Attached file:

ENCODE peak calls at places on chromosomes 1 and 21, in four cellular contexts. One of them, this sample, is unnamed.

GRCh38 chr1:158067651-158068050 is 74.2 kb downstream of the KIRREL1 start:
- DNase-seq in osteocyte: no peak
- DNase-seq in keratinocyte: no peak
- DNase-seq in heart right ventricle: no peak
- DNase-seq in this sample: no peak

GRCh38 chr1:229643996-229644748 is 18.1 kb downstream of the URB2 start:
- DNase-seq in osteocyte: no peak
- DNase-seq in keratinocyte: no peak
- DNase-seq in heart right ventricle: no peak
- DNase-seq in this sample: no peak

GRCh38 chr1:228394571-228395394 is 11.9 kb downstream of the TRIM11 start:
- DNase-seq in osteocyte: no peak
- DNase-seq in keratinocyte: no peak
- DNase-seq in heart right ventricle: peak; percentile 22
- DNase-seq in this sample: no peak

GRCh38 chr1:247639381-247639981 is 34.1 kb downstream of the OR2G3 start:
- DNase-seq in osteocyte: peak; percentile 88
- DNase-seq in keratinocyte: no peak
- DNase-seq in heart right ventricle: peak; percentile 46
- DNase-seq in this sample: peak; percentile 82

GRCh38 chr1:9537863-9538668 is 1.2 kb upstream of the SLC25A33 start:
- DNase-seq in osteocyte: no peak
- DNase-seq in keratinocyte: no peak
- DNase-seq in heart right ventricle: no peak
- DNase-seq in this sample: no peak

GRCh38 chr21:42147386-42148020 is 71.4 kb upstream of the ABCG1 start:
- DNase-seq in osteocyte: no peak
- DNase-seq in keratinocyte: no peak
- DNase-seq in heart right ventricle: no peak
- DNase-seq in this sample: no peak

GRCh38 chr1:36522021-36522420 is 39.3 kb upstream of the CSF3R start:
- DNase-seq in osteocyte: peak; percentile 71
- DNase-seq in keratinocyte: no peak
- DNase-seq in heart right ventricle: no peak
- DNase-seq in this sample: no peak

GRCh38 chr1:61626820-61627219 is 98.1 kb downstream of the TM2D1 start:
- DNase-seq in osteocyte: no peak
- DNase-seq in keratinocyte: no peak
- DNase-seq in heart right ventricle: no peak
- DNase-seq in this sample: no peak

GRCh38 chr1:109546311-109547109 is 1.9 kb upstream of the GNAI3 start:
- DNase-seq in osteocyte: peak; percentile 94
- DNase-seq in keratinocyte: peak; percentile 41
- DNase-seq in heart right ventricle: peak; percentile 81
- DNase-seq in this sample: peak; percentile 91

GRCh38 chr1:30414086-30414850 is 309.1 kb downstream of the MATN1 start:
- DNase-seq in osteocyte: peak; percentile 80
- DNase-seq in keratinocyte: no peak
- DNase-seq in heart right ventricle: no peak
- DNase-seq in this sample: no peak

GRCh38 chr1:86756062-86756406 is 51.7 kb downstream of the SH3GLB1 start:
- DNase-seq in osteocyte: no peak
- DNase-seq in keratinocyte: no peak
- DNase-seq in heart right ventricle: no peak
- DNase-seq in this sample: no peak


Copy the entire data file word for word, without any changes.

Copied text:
ENCODE peak calls at places on chromosomes 1 and 21, in four cellular contexts. One of them, this sample, is unnamed.

GRCh38 chr1:158067651-158068050 is 74.2 kb downstream of the KIRREL1 start:
- DNase-seq in osteocyte: no peak
- DNase-seq in keratinocyte: no peak
- DNase-seq in heart right ventricle: no peak
- DNase-seq in this sample: no peak

GRCh38 chr1:229643996-229644748 is 18.1 kb downstream of the URB2 start:
- DNase-seq in osteocyte: no peak
- DNase-seq in keratinocyte: no peak
- DNase-seq in heart right ventricle: no peak
- DNase-seq in this sample: no peak

GRCh38 chr1:228394571-228395394 is 11.9 kb downstream of the TRIM11 start:
- DNase-seq in osteocyte: no peak
- DNase-seq in keratinocyte: no peak
- DNase-seq in heart right ventricle: peak; percentile 22
- DNase-seq in this sample: no peak

GRCh38 chr1:247639381-247639981 is 34.1 kb downstream of the OR2G3 start:
- DNase-seq in osteocyte: peak; percentile 88
- DNase-seq in keratinocyte: no peak
- DNase-seq in heart right ventricle: peak; percentile 46
- DNase-seq in this sample: peak; percentile 82

GRCh38 chr1:9537863-9538668 is 1.2 kb upstream of the SLC25A33 start:
- DNase-seq in osteocyte: no peak
- DNase-seq in keratinocyte: no peak
- DNase-seq in heart right ventricle: no peak
- DNase-seq in this sample: no peak

GRCh38 chr21:42147386-42148020 is 71.4 kb upstream of the ABCG1 start:
- DNase-seq in osteocyte: no peak
- DNase-seq in keratinocyte: no peak
- DNase-seq in heart right ventricle: no peak
- DNase-seq in this sample: no peak

GRCh38 chr1:36522021-36522420 is 39.3 kb upstream of the CSF3R start:
- DNase-seq in osteocyte: peak; percentile 71
- DNase-seq in keratinocyte: no peak
- DNase-seq in heart right ventricle: no peak
- DNase-seq in this sample: no peak

GRCh38 chr1:61626820-61627219 is 98.1 kb downstream of the TM2D1 start:
- DNase-seq in osteocyte: no peak
- DNase-seq in keratinocyte: no peak
- DNase-seq in heart right ventricle: no peak
- DNase-seq in this sample: no peak

GRCh38 chr1:109546311-109547109 is 1.9 kb upstream of the GNAI3 start:
- DNase-seq in osteocyte: peak; percentile 94
- DNase-seq in keratinocyte: peak; percentile 41
- DNase-seq in heart right ventricle: peak; percentile 81
- DNase-seq in this sample: peak; percentile 91

GRCh38 chr1:30414086-30414850 is 309.1 kb downstream of the MATN1 start:
- DNase-seq in osteocyte: peak; percentile 80
- DNase-seq in keratinocyte: no peak
- DNase-seq in heart right ventricle: no peak
- DNase-seq in this sample: no peak

GRCh38 chr1:86756062-86756406 is 51.7 kb downstream of the SH3GLB1 start:
- DNase-seq in osteocyte: no peak
- DNase-seq in keratinocyte: no peak
- DNase-seq in heart right ventricle: no peak
- DNase-seq in this sample: no peak